Mouse in playpen

Frequently Asked Questions

  • How do you manage playpen biosecurity?

    We do not share playpens between holding rooms or animals under different biosecurity levels to mitigate the risk of infection transmission. Objects placed in the playpen are autoclaved before use. Following this, objects and the base layer of woodchip are only washed or changed when they become visually dirty. To our knowledge we have not transmitted unwanted infections between animals or between humans and animals.

    Guidance document coming soon.

  • How can we adapt playpens for higher biosecurity level units?

    Animals can go into the playpen in their home cage groups. We suggest creating autoclavable bags of standardized playpen enrichment that can be placed into the playpen and then removed, the playpen cleaned and items replaced at a frequency compatible with management requirements between animals or cohorts.

  • What food rewards do you use for rats and mice?

    We have used 5TUL reward pellets from TestDiet, mealworms, yoghurt drops, chocolate O’s, fruity gems, star puffs, rainbow foraging bits, wheat grains, fruit and nut foraging mix and sunflower seeds. Scattering these in the homecage/playpen adds an additional rewarding component of foraging. We also use condensed milk (10 – 20 %), peanut butter or strawberry milkshake (50 %) as part of our habituation to oral dosing. We are aiming to investigate the use of other food rewards, including protein-based or sugar-free rewards, soon.

  • How do you deal with bitter compounds when oral dosing?

    Not all drugs are compatible with oral dosing in palatable solutions due to pharmacokinetic issues or problems associated with the taste or effects of the drug being tested which can stop animals ingesting due to an aversive association being formed. There are several different approaches that can be taken when dealing with compounds that have an aversive taste. The percentage of palatable solution can be increased, the dose volume can be increased (reducing concentration of aversive tasting drug/ml) or there are some products which can reduce/neutralise the taste of the drug. It is helpful to also give animals regular doses of the vehicle to reduce any association being formed between the vehicle and the drug which can reduce consumption (although this does not work for all drugs as some have an odour which the animals can detect even when the vehicle concentration is increased). We are currently investigating the utility of bitter drug powder in increasing the palatability of aversive tasting drugs.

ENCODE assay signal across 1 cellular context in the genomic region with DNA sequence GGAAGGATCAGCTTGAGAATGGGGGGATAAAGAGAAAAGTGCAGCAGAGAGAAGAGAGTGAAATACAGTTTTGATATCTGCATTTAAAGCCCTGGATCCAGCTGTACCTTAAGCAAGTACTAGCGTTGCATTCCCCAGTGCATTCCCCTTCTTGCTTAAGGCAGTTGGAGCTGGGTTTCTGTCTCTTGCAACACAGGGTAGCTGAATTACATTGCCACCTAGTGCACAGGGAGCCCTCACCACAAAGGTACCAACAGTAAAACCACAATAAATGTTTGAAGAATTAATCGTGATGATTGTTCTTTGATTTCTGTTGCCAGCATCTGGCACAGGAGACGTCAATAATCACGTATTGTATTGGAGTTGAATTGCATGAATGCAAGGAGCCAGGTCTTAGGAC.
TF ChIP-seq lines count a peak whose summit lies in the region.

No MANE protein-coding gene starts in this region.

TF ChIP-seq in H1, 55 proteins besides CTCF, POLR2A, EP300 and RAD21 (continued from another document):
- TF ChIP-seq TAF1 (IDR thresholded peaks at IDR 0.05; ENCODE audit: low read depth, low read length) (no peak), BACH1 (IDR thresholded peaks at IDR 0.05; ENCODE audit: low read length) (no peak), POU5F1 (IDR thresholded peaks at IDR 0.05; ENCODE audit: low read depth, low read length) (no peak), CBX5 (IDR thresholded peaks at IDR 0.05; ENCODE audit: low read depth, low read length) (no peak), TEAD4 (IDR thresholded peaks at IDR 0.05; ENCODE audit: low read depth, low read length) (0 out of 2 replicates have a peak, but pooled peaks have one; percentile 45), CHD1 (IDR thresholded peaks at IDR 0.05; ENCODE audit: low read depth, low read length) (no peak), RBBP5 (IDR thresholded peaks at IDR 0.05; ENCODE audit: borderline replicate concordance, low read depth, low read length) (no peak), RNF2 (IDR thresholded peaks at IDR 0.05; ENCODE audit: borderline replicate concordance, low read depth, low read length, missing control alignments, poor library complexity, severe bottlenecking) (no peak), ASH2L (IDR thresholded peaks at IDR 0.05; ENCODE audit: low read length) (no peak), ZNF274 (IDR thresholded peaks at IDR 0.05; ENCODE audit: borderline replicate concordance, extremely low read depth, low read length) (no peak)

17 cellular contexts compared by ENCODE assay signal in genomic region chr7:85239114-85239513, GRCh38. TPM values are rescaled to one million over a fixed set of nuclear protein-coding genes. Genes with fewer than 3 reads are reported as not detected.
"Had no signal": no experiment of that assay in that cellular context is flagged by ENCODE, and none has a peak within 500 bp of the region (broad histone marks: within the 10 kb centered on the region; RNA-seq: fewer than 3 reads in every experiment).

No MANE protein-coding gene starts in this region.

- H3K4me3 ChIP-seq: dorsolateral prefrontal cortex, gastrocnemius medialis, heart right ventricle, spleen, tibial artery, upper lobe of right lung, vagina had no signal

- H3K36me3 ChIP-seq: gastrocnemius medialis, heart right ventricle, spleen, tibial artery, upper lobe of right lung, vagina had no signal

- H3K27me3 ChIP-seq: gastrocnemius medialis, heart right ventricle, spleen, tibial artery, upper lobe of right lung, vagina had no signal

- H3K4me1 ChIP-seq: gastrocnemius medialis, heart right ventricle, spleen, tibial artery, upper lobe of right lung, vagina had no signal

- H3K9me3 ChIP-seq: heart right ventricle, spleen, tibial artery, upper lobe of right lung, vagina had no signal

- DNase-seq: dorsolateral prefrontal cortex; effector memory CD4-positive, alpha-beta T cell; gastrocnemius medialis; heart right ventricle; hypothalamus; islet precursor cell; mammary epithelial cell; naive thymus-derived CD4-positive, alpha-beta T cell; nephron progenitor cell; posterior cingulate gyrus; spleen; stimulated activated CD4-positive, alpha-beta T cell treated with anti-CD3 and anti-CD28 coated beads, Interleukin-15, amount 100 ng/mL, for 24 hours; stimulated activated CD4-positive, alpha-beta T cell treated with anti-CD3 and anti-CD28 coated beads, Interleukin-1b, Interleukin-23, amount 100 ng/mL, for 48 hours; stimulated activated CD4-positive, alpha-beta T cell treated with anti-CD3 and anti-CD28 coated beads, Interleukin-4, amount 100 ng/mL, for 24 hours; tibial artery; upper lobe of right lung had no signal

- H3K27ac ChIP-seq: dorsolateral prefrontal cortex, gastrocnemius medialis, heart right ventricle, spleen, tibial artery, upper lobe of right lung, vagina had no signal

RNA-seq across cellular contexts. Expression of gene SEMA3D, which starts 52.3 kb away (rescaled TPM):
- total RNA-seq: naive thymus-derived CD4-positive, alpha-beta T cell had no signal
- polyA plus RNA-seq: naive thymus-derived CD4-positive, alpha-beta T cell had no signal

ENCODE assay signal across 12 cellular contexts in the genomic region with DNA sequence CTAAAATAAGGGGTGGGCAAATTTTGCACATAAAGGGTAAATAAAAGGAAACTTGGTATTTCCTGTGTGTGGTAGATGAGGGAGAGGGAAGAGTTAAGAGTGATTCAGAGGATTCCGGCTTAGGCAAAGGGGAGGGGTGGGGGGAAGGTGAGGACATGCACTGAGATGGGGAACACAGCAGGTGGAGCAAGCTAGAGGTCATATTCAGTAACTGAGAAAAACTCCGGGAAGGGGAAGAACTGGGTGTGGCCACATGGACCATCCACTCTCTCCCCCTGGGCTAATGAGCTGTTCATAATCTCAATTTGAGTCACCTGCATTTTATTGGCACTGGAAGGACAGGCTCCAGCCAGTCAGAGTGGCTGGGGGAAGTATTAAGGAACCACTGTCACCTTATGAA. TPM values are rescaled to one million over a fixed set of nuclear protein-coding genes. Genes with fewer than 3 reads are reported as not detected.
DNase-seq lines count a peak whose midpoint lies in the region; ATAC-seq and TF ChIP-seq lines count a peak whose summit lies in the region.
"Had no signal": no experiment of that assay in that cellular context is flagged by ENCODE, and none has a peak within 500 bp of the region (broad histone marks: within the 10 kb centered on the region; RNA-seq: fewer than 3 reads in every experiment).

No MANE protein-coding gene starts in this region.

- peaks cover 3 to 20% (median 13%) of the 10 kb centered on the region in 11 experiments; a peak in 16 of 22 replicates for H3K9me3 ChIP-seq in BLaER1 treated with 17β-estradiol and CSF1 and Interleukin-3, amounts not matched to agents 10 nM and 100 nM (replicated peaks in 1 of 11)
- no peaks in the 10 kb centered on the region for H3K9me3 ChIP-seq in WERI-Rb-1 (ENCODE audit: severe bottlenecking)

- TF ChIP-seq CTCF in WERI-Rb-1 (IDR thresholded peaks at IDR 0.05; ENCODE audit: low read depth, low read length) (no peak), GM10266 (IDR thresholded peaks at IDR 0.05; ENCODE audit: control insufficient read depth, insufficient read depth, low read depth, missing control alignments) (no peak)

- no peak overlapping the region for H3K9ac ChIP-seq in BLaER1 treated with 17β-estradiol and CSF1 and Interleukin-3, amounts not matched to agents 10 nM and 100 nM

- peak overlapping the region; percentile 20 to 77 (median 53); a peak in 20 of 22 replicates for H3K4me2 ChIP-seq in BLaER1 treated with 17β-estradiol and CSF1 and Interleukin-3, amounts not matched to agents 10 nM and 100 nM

• How can the refined restraint methods be applied to rodents that must be handled within a change station or isolator?


    We would recommend habituating mice to a vetbed for dosing procedures using positive reinforcement. If mice cannot be touched with the hands, they can be tube handled onto the vetbed and gently scruffed using the scruff guard. For SC injections, animals should be ideally held on the vet bed so their feet remain in contact with the surface. For IP injections, the position of the animal should be maintained to as near a natural position as possible e.g. with some of the feet in contact with vetbed and tilted only as much as is needed to clear access and not tilted behind the vertical or fully inverted.


    Similarly to above, we recommend habituating rats to a vetbed for dosing procedures using positive reinforcement. Our refined rat IP dose hold can be amended to the vetbed rather than against the body. Keeping the abdominal area relaxed for injection can be achieved via the same hold, with the rat’s weight against the vetbed rather than the handler.

If you have any other questions then do get in touch using the links below. We'd love to hear from you!